2. Seizure of blocked property. Where the funds or merchandise seized by the U.S. Customs Service constitute property blocked pursuant to the controlling Executive Order, statute, or regulations, such property generally remains blocked. Those who might claim an interest in the blocked property should refer to provisions in the Reporting and Procedures Regulations, 31 CFR part 501, and in the regulations or other legal authorities governing the relevant economic sanctions program for additional information.End Part Start Part
PART 515—CUBAN ASSETS CONTROL REGULATIONS
1. Part 515 is amended by adding the following appendix to read as follows:
Appendix to Part 515—Cuba Travel-Related and Certain Other Violations of 31 CFR Part 515
Note to Appendix to Part 515: This appendix provides a schedule of proposed civil monetary penalties for certain violations of the Cuban Assets Control Regulations, 31 CFR part 515. The civil penalty process is described in detail in subpart G of 31 CFR part 515 and in the appendix to the Reporting and Procedures Regulations, 31 CFR part 501.
A. Traveler Violations/Amounts for Prepenalty Notices
1. Tourist travel-related transactions:End Part
First trip: $7,500
Each additional trip: $10,000
2. Business travel-related transactions:
First trip: $15,000
Each additional trip: $25,000
3. Travel-related transactions involving unlicensed visits to close relatives:
First trip: warning letter
Each additional trip—
Prior to agency notice*: $1,000
Subsequent to agency notice*: $4,000
4. Travel-related transactions where no specific license was issued under 31 CFR 515.560(a)(3)-(12) but where there is evidence that the purpose of the travel fits within one of the categories of licensable activities:
Each trip prior to agency notice*: $3,000
Each trip subsequent to agency notice*: $10,000
5. Exports (or attempted exports) of unauthorized funds in which Cuba or a Cuban national has an interest: Value of unauthorized funds
Note to A.5.:
Additional remittance forwarding penalties may be considered.
6. Unauthorized use of a credit card in Cuba:
First trip: $1,000
Each additional trip: $2,000
7. Importations of Cuban-origin goods in conjunction with travel-related violations:
Where aggregate value of goods is $500 or less: $250
Where aggregate value of goods exceeds $500: $250 plus excess value above $500
Note to A.7.:
Value generally will be determined by the transactional value, if evidenced by a receipt, signed Customs declaration, or similar document or, if none, the foreign value as determined by the U.S. Customs Service. In the absence of either, a default value of $10 per item generally will be assigned to the goods, except in the case of boxes of cigars, which generally will be valued at $250.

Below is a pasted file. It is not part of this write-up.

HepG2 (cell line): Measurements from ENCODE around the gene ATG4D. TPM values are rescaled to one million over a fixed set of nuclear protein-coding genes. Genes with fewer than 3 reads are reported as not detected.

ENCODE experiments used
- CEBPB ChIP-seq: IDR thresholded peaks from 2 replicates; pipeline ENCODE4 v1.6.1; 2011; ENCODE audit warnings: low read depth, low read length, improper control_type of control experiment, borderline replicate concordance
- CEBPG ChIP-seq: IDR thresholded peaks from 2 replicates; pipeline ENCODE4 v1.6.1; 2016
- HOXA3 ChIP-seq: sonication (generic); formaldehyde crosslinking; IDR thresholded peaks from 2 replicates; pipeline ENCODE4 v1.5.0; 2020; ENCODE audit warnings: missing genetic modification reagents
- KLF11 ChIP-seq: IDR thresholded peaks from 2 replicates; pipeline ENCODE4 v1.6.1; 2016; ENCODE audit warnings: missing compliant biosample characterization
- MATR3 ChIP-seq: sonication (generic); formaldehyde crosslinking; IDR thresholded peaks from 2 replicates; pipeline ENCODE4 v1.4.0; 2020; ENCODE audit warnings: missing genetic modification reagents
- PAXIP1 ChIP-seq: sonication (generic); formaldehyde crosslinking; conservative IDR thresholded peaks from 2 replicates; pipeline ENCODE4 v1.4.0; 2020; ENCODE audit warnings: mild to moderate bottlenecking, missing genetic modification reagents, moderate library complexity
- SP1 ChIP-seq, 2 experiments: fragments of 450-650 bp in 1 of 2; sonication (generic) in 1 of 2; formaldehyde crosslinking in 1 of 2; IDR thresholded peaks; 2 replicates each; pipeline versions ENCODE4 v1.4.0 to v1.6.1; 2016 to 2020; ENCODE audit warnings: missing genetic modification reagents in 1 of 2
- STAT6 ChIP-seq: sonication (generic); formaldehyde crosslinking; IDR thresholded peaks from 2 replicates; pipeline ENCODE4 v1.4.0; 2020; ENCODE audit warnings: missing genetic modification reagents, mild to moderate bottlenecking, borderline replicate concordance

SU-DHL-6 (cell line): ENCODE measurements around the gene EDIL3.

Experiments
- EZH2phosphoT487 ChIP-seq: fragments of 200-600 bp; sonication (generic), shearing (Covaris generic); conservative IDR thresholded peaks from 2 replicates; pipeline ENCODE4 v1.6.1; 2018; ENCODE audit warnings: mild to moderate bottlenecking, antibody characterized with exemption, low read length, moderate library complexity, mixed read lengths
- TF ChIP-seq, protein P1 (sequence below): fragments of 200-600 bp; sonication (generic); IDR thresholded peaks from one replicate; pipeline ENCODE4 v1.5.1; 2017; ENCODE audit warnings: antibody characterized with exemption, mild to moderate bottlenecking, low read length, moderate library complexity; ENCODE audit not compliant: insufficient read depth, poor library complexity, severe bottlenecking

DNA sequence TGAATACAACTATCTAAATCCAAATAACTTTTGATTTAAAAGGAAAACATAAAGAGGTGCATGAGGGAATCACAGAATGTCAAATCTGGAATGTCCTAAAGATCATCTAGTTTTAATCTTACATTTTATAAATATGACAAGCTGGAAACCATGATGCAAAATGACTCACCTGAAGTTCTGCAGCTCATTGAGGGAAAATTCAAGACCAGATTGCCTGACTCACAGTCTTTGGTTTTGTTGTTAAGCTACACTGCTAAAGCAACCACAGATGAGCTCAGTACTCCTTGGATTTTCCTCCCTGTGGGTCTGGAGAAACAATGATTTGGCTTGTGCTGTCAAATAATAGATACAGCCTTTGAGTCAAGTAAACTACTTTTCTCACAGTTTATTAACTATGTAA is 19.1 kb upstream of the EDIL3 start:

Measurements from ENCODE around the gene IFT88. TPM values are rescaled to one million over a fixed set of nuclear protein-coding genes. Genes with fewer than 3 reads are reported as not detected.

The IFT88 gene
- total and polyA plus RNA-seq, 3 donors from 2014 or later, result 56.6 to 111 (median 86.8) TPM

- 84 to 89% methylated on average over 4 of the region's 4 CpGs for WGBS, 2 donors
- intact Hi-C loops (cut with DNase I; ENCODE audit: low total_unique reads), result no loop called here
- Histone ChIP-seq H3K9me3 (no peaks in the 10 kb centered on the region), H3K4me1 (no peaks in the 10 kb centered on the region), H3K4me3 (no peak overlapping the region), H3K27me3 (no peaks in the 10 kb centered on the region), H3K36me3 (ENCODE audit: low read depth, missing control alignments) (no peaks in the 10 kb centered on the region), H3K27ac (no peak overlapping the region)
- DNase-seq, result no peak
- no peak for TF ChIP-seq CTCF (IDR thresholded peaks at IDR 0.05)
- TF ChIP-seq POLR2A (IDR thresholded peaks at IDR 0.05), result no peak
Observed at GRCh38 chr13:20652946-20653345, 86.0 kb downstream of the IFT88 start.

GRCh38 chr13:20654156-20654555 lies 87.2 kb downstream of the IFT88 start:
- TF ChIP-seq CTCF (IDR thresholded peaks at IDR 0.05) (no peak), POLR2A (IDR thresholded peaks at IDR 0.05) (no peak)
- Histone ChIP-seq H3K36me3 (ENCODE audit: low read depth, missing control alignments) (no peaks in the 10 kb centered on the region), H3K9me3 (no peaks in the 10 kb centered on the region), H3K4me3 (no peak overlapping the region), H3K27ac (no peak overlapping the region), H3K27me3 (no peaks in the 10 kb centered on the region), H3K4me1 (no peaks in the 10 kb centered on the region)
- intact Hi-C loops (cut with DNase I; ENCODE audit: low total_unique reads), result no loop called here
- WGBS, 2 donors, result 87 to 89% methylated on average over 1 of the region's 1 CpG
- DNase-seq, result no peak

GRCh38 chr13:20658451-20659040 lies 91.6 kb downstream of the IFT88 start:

B. Provision of Travel, Carrier and Remittance Forwarding Services by Persons Not Authorized as Service Providers
1. Provision of remittance forwarding services:
Prior to agency notice*: $2,000
Subsequent to agency notice*: $15,000
2. Provision of travel services:
Prior to agency notice*: $2,000, plus $500 per person assisted
Subsequent to agency notice*: $15,000, plus $500 per person assisted
3. Provision of carrier services:
Prior to agency notice*: $5,000, plus $500 per person assisted
Subsequent to agency notice*: $25,000, plus $500 per person assisted
Note to B.:
Other violations that arise in the context of the Cuba program are addressed in the main text of these Guidelines as published in the appendix to 31 CFR part 501. Violations by persons authorized as Service Providers are addressed in the annual Service Provider Program Circular issued by OFAC.
* For purposes of determining prepenalty amounts as set forth in this appendix, the term “agency notice” means any evidence in the administrative record of written or oral communication between OFAC and the party alleged to have committed a violation concerning the same or a substantially similar violation. This evidence may include, but is not limited to, a warning letter, a cease and desist order, a prepenalty notice, or a notation of a telephonic conversation or letter from OFAC advising the party that the conduct is in violation of applicable regulations. A party may dispute the adequacy of agency notice in its response to the prepenalty notice.Start Signature
Dated: January 13, 2003.
R. Richard Newcomb,
Director, Office of Foreign Assets Control.
Kenneth E. Lawson,
Assistant Secretary (Enforcement), Department of the Treasury.
[FR Doc. 03-1809 Filed 1-24-03; 12:16 pm]
BILLING CODE 4810-25-P